Performance, Modification, and Excuse Flashcards Preview

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Flashcards in Performance, Modification, and Excuse Deck (51):

Define the preexisting duty rule?

At common law, a promise to increase compensation for duties already owed under an existing contract is unenforceable because there is no consideration for the increase.


What are the exceptions to the preexisting duty rule?

1) Mutual modification

2) Unforeseen circumstances


More Info: Pre-existing Duty Rule Exceptions


What are the requirements for mutual modification?

At common law, a promise to increase compensation under an existing contract is enforceable as a mutual modification if:

1) Both parties agree to a performance that is different from the original contract

2) Difference from the original contract is not a mere pretense


What are the requirements of the unforeseen circumstances exception to the preexisting duty rule?

The preexisting duty rule will not apply if a promise of increased compensation occurs because performance has been rendered substantially more burdensome than was reasonably anticipated.

(common law rule exception only)


What is required to modify a UCC contract?

An agreement modifying an existing contract for the sale of goods needs no consideration as long as it is made in good faith.


What is a seller's obligation under the UCC?

To transfer and deliver the goods sold


What is a buyer's obligation under the UCC?

Accept and pay for the goods


What are carrier cases?

When the parties to a contract agree to use a specified common carrier (transporter) to deliver goods


What are non-carrier cases?

When the parties to a contract do not agree to use a common carrier to deliver goods.


In non-carrier cases, when does the risk of loss pass?

1) If the seller is not a merchant, then the risk of loss passes to the buyer upon tender of delivery.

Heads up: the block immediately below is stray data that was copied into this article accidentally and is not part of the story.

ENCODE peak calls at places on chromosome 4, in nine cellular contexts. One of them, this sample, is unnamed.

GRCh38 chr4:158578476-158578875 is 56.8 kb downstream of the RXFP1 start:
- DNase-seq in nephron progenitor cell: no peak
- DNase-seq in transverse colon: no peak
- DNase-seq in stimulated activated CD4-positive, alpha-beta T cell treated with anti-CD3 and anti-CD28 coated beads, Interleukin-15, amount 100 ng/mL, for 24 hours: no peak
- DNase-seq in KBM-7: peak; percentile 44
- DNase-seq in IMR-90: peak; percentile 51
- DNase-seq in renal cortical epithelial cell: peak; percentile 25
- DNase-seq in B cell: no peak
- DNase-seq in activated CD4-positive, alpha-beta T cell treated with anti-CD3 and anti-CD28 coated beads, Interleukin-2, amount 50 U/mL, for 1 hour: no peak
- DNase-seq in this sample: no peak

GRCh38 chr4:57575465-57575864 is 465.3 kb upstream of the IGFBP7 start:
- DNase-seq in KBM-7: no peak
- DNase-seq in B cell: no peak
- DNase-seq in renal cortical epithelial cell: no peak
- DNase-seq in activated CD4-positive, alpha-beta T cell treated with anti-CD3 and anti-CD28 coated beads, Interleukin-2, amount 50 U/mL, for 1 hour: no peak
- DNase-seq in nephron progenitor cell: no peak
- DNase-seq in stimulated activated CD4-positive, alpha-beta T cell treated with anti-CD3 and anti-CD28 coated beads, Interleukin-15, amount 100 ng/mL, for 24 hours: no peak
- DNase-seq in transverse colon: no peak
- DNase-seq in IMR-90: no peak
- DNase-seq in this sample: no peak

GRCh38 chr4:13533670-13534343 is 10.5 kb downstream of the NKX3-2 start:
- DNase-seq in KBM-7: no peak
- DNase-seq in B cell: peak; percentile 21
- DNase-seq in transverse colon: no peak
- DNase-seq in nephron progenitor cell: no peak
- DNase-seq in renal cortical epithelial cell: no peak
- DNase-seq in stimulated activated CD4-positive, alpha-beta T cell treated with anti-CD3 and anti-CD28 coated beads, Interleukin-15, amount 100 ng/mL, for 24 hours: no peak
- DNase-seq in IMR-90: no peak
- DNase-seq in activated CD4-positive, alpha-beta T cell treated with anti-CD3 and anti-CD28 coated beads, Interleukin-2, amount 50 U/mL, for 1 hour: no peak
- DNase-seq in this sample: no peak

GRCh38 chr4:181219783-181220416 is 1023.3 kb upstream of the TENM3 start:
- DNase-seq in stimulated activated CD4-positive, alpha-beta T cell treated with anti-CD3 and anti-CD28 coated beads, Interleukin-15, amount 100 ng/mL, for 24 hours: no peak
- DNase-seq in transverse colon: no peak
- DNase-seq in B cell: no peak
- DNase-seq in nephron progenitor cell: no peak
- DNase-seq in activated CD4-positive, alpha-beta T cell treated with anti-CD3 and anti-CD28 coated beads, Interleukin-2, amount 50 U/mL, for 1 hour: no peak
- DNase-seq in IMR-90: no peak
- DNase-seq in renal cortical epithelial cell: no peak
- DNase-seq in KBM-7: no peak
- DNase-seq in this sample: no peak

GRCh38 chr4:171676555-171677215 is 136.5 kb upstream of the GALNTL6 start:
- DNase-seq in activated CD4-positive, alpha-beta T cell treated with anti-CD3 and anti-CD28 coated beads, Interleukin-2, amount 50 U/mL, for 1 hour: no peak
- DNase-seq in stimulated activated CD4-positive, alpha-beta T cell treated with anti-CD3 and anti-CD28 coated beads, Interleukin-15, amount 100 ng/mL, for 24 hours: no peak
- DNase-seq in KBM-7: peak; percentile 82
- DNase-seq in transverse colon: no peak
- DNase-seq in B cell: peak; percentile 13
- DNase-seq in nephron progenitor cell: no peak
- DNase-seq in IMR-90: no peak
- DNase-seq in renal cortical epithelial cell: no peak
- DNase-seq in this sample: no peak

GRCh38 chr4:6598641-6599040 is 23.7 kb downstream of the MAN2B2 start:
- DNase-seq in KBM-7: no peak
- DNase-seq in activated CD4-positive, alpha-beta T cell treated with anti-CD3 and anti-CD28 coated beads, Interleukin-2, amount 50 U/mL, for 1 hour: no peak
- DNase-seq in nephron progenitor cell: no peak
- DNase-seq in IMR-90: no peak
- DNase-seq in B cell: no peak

2) If the seller is a merchant, then the risk of loss passes when the goods are physically in the buyer's possession.


In carrier cases, when does the risk of loss transfer?

1) If the seller promises to turn goods over to the carrier, then the risk of loss passes to buyer once the goods are delivered to the carrier.

2) If the seller promises to tender delivery at a particular destination point, then the risk of loss passes to the buyer when the goods are tendered to the destination point.


When will a unilateral mistake excuse performance?

If one party enters into a contract under a faulty assumption about a material fact at formation, the mistaken terms are not excused unless the other party knew or had reason to know the other party's mistake.


When will a mutual mistake excuse a contract?

1) The mistaken assumption relates to material facts

2) The mistake is made by both parties


3) The disadvantaged party did not bear the risk of mistake


More Info: Mutual Mistake


When will impossibility excuse both parties from a contract?

1) The contract becomes objectively impossible to perform

2) The impossibility was not known at formation


More Info: Impossibility


What are common examples of objective impossibility?

1) The subject matter of the contract is destroyed

2) There is a personal service contract and the performing party has died or become incapacitated